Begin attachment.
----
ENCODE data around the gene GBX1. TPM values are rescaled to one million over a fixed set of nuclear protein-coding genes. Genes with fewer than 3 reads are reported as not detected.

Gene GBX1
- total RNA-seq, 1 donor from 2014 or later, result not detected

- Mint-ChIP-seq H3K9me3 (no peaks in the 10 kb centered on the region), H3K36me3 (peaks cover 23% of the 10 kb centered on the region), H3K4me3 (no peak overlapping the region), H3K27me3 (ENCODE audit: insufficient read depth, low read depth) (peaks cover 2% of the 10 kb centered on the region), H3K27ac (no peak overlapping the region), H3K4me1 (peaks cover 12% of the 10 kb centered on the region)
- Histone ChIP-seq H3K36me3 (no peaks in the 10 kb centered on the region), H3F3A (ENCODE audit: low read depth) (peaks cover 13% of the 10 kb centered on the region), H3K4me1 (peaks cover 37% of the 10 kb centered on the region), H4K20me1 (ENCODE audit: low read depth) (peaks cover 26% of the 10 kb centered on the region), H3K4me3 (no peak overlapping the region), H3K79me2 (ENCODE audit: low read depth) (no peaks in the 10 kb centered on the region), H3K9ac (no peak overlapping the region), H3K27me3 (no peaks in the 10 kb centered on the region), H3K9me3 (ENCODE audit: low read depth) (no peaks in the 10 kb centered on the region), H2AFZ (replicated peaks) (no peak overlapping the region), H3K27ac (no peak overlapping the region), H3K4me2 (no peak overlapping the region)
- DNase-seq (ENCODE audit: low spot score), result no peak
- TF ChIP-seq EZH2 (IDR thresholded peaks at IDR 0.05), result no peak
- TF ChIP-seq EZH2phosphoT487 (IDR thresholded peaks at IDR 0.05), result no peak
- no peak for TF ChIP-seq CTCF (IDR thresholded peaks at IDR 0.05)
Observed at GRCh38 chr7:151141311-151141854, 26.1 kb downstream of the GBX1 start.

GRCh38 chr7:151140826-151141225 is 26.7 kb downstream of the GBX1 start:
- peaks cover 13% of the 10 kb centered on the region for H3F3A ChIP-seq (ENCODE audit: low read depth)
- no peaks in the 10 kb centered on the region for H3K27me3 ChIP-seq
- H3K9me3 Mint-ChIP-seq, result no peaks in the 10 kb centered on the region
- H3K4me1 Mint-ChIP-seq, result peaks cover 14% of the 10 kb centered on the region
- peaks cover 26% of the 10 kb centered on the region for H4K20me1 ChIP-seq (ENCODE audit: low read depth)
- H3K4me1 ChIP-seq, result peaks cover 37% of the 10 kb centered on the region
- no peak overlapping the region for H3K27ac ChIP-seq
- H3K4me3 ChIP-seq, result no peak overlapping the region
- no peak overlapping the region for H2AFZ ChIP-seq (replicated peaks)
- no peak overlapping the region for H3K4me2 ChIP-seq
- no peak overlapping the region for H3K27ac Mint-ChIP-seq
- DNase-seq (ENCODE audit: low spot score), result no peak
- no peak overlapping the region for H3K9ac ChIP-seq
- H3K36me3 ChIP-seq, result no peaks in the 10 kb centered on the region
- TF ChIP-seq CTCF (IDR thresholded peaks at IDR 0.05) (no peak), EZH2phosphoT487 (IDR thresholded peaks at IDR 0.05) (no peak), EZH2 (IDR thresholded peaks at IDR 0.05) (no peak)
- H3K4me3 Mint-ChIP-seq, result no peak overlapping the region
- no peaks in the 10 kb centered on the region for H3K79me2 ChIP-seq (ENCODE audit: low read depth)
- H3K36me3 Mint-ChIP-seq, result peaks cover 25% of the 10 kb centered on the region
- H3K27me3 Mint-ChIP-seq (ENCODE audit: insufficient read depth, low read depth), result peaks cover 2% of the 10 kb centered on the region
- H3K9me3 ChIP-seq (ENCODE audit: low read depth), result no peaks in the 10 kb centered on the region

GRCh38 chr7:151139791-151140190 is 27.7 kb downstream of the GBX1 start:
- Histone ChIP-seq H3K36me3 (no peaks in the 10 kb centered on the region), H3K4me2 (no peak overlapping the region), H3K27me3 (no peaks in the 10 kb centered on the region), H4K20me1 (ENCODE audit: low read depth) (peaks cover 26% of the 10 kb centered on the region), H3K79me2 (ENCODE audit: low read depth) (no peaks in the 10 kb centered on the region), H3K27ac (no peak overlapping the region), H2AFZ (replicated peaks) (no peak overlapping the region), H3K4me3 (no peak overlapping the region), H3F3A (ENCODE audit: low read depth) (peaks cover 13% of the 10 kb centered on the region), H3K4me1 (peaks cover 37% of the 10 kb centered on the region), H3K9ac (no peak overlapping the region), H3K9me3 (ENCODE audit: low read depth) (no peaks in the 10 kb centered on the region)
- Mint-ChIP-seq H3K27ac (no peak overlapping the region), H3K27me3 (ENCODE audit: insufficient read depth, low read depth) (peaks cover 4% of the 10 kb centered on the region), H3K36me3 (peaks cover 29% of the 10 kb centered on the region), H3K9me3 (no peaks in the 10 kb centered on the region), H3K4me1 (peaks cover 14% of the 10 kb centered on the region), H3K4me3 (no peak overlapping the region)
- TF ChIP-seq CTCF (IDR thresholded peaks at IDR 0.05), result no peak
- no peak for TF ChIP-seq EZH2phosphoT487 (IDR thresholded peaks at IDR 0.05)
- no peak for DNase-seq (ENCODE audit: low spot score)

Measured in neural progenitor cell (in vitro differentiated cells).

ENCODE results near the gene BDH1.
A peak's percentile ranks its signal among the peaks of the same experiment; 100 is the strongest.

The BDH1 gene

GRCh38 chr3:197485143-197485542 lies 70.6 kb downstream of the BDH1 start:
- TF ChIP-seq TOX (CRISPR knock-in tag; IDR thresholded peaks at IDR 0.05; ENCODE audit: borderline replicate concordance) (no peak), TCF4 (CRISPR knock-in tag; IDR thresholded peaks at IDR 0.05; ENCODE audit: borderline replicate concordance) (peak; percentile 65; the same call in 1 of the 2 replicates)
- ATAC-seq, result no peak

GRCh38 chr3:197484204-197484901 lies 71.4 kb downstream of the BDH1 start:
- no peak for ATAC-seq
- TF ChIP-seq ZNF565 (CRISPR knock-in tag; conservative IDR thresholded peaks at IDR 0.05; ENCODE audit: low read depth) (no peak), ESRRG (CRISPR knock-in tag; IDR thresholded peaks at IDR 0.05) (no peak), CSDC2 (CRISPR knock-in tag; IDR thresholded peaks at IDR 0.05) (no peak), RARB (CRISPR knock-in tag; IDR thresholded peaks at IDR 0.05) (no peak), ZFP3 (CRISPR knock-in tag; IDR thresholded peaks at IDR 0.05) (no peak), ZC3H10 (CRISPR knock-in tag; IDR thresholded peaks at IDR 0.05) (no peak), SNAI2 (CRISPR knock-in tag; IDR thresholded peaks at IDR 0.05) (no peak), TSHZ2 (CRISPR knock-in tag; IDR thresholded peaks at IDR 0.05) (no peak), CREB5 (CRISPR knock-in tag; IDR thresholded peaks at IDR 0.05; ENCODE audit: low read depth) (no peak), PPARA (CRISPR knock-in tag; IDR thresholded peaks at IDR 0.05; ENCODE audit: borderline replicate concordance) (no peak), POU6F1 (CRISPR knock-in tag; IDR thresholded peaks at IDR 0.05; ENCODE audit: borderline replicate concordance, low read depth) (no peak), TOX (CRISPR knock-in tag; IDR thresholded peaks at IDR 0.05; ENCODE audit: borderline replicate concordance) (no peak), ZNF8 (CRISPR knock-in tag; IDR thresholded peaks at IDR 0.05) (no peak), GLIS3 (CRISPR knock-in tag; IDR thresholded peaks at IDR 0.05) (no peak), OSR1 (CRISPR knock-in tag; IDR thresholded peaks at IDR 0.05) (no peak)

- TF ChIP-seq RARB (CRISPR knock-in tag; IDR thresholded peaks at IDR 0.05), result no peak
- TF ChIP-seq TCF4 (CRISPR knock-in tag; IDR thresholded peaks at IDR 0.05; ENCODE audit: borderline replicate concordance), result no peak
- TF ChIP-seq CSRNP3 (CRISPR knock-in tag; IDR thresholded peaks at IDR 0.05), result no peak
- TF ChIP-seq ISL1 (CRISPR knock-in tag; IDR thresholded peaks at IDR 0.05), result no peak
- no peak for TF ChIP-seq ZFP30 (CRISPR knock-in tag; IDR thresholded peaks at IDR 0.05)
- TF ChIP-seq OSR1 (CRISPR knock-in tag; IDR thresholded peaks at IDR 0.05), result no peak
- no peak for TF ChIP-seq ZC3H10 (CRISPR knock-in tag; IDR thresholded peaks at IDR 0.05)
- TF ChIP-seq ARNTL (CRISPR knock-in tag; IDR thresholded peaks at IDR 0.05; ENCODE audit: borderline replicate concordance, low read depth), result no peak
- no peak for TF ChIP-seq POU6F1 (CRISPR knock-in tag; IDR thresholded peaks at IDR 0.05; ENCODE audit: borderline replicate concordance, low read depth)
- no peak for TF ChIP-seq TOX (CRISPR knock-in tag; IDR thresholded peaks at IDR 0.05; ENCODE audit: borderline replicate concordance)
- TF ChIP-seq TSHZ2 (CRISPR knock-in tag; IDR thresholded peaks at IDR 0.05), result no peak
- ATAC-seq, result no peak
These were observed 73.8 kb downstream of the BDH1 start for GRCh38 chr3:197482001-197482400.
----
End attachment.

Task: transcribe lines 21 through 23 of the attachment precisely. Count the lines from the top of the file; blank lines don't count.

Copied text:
- no peak overlapping the region for H3K4me2 ChIP-seq
- no peak overlapping the region for H3K27ac Mint-ChIP-seq
- DNase-seq (ENCODE audit: low spot score), result no peak